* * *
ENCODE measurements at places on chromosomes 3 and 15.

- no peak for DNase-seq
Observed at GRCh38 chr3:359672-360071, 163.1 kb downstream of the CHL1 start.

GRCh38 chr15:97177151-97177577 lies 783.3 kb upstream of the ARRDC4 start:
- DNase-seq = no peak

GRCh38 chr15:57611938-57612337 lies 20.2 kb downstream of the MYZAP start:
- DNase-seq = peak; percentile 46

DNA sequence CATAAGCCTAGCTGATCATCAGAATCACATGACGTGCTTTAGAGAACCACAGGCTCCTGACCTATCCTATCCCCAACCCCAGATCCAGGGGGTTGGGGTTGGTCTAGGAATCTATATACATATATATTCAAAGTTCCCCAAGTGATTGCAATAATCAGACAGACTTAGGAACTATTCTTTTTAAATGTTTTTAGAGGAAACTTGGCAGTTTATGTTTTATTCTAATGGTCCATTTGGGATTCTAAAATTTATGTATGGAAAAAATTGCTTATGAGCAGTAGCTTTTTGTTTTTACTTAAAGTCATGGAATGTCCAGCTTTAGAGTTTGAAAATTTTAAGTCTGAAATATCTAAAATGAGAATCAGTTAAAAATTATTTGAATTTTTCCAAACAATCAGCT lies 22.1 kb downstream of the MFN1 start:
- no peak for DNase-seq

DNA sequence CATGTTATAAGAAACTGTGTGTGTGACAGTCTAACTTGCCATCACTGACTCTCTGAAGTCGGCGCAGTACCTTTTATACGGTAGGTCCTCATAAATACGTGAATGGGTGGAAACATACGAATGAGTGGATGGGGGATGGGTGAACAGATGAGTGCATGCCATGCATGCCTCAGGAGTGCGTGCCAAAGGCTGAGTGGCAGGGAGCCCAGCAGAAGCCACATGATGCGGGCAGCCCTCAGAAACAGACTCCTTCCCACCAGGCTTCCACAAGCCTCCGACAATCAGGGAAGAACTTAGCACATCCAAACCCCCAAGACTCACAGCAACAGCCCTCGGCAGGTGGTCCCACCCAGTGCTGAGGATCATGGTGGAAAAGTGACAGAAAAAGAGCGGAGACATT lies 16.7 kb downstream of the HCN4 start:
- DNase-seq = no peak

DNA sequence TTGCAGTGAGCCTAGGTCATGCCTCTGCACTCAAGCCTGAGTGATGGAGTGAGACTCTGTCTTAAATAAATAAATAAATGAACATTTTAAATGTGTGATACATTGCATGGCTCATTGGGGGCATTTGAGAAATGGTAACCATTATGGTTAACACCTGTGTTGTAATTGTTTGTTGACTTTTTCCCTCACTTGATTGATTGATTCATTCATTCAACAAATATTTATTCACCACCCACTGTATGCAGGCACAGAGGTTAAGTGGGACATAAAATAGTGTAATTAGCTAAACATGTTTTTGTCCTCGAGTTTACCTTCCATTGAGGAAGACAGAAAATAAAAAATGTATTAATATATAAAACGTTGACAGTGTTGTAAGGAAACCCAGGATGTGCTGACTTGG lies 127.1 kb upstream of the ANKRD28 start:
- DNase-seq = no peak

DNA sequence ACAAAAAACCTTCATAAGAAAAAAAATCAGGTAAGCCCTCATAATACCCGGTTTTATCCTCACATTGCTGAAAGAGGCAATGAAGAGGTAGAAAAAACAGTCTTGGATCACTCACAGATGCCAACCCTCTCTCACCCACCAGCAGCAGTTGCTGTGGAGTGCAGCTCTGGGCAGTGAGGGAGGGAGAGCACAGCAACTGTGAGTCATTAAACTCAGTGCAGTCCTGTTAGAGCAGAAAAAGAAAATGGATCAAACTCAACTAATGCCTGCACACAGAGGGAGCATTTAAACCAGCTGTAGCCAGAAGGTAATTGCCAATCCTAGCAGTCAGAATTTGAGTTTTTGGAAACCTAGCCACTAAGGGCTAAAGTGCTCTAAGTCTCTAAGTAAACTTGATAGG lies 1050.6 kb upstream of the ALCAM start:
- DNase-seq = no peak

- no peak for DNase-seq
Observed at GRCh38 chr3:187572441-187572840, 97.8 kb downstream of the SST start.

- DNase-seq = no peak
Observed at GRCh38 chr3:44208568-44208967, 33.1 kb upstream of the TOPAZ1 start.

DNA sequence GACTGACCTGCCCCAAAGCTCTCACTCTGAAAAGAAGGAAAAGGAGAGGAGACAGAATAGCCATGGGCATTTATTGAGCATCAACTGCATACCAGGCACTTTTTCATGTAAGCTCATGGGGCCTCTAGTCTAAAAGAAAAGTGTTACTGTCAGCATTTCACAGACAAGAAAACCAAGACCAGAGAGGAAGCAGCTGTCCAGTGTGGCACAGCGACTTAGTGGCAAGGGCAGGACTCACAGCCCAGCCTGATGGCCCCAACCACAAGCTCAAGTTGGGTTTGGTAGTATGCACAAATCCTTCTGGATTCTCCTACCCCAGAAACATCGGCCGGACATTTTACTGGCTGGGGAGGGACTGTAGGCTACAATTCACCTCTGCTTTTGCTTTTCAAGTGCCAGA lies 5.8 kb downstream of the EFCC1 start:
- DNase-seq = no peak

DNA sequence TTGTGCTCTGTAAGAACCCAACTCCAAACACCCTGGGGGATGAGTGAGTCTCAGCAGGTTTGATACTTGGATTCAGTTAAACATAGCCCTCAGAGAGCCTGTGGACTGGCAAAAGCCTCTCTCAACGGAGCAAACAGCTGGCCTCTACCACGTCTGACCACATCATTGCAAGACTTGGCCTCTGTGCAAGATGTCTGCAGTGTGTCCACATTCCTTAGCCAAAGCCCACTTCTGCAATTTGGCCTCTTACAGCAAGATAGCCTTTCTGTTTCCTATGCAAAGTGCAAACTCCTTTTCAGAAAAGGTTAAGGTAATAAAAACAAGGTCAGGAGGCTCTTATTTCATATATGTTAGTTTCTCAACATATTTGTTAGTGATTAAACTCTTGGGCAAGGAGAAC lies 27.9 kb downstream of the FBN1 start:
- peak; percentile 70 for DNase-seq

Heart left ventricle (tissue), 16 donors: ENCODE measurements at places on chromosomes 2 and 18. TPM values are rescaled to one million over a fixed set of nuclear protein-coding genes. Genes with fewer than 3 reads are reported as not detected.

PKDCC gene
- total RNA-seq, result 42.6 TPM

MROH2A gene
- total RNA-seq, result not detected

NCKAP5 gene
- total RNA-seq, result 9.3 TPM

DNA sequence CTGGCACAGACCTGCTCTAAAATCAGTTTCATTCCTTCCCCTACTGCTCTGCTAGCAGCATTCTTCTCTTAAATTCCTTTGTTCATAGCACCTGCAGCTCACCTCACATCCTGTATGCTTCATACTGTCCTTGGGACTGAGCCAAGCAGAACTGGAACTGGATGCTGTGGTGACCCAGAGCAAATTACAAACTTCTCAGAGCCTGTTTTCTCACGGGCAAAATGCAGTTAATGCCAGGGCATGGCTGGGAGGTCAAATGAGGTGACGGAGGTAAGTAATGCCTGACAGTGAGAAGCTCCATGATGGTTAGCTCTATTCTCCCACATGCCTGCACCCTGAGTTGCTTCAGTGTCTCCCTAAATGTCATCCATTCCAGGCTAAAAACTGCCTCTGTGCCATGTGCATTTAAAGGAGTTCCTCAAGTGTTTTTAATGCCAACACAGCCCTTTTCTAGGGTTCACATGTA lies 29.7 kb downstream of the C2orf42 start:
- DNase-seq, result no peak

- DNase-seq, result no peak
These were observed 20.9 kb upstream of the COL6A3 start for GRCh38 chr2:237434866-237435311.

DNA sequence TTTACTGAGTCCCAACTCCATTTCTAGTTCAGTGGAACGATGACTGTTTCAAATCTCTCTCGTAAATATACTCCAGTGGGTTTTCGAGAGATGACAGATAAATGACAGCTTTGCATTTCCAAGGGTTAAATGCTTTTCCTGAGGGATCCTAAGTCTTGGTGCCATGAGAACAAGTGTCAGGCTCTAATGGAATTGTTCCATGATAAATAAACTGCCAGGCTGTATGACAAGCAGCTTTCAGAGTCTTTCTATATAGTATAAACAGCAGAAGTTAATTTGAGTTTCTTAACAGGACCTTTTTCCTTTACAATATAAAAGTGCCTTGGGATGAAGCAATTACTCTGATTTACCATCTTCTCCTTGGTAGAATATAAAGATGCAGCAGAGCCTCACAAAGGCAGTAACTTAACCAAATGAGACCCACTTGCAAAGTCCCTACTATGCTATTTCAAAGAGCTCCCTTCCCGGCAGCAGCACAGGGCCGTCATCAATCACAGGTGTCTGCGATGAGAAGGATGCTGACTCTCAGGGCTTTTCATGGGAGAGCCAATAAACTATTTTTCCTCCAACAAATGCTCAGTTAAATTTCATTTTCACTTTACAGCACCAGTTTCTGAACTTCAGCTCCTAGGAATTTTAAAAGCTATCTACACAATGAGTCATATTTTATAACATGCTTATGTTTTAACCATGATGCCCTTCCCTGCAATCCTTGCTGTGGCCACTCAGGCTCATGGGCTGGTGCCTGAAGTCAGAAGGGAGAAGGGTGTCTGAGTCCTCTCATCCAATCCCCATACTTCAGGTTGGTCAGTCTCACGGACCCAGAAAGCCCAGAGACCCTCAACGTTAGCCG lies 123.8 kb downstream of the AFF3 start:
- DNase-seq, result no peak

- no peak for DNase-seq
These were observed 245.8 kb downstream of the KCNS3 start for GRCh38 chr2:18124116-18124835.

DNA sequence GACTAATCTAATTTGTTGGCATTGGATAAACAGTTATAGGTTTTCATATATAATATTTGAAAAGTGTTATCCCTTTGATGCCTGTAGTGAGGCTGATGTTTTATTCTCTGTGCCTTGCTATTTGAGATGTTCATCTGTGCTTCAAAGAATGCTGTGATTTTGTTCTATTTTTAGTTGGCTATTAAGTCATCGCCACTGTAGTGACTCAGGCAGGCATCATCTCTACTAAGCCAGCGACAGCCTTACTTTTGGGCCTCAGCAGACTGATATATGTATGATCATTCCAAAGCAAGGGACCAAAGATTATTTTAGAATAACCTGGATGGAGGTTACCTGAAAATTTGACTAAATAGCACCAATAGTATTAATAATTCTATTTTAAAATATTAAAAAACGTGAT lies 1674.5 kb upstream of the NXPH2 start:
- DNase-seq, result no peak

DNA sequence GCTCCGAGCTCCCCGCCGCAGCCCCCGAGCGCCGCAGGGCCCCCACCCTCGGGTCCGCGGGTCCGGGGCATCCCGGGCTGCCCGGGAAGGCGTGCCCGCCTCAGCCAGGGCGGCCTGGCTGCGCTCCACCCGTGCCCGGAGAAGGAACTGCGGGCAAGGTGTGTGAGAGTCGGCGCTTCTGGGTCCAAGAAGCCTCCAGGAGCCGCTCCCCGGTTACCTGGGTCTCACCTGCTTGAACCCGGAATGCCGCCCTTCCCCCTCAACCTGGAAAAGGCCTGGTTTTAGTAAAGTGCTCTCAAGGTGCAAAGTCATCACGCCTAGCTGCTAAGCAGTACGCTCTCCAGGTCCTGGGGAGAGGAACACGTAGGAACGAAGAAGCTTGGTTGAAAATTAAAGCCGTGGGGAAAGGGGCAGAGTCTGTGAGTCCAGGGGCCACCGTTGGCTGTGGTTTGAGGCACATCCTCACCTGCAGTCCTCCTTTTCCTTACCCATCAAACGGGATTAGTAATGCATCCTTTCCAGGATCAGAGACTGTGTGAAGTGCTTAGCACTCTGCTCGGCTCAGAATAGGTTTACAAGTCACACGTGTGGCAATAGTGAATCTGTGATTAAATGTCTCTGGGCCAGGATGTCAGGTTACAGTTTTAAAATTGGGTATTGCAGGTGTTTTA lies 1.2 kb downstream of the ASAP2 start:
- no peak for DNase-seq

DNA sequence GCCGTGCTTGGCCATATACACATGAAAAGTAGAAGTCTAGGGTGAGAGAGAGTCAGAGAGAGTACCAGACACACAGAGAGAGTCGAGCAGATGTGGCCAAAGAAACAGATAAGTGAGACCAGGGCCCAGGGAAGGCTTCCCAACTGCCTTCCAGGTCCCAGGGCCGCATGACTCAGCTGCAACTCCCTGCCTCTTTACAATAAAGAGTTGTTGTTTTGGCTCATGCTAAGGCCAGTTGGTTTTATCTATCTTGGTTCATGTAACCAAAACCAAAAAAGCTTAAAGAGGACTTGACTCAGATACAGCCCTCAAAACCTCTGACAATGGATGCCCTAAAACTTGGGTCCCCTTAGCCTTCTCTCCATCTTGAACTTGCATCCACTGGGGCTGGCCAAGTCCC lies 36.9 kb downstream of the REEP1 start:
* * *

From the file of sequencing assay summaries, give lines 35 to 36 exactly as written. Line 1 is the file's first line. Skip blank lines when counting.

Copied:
DNA sequence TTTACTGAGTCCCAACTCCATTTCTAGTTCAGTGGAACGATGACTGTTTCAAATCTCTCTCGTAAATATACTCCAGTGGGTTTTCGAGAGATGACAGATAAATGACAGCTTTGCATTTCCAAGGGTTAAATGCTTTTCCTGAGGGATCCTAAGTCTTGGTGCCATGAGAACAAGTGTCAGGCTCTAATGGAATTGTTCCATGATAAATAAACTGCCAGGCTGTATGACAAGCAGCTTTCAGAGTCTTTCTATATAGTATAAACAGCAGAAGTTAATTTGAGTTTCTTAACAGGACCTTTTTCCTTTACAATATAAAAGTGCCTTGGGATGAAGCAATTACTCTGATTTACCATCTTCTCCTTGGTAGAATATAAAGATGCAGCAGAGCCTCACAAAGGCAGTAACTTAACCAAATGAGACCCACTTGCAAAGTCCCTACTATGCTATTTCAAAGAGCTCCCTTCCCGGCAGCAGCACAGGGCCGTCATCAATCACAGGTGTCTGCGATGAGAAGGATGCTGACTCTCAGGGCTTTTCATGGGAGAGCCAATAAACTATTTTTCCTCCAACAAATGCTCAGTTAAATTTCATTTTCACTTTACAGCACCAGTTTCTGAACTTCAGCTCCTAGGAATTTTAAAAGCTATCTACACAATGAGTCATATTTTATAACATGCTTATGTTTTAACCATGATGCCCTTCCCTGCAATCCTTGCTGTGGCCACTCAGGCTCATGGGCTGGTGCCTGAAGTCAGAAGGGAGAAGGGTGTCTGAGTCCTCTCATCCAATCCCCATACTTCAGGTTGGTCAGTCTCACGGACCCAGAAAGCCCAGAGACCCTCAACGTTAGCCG lies 123.8 kb downstream of the AFF3 start:
- DNase-seq, result no peak